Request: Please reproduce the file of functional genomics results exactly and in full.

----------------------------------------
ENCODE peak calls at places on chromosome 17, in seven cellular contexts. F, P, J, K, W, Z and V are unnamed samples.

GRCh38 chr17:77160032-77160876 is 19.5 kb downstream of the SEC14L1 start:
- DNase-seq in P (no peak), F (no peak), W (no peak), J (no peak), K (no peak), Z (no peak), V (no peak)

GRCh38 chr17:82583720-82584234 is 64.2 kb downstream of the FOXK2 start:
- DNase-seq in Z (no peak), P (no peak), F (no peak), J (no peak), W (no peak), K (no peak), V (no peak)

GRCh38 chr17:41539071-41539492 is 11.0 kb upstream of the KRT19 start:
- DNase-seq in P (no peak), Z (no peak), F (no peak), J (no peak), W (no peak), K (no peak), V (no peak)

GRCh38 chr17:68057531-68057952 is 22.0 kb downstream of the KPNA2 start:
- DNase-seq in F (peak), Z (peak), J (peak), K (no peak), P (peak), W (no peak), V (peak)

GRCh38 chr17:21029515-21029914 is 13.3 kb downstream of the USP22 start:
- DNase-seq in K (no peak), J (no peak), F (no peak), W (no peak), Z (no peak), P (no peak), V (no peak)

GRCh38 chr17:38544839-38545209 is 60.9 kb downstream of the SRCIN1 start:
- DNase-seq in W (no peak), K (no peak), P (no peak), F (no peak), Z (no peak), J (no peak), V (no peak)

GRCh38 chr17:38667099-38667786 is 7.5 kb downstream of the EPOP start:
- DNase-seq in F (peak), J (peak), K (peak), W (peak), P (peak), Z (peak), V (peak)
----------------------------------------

ENCODE peak calls at places on chromosome 17, in seven cellular contexts. F, P, J, K, W, Z and V are unnamed samples.

GRCh38 chr17:77160032-77160876 is 19.5 kb downstream of the SEC14L1 start:
- DNase-seq in P (no peak), F (no peak), W (no peak), J (no peak), K (no peak), Z (no peak), V (no peak)

GRCh38 chr17:82583720-82584234 is 64.2 kb downstream of the FOXK2 start:
- DNase-seq in Z (no peak), P (no peak), F (no peak), J (no peak), W (no peak), K (no peak), V (no peak)

GRCh38 chr17:41539071-41539492 is 11.0 kb upstream of the KRT19 start:
- DNase-seq in P (no peak), Z (no peak), F (no peak), J (no peak), W (no peak), K (no peak), V (no peak)

GRCh38 chr17:68057531-68057952 is 22.0 kb downstream of the KPNA2 start:
- DNase-seq in F (peak), Z (peak), J (peak), K (no peak), P (peak), W (no peak), V (peak)

GRCh38 chr17:21029515-21029914 is 13.3 kb downstream of the USP22 start:
- DNase-seq in K (no peak), J (no peak), F (no peak), W (no peak), Z (no peak), P (no peak), V (no peak)

GRCh38 chr17:38544839-38545209 is 60.9 kb downstream of the SRCIN1 start:
- DNase-seq in W (no peak), K (no peak), P (no peak), F (no peak), Z (no peak), J (no peak), V (no peak)

GRCh38 chr17:38667099-38667786 is 7.5 kb downstream of the EPOP start:
- DNase-seq in F (peak), J (peak), K (peak), W (peak), P (peak), Z (peak), V (peak)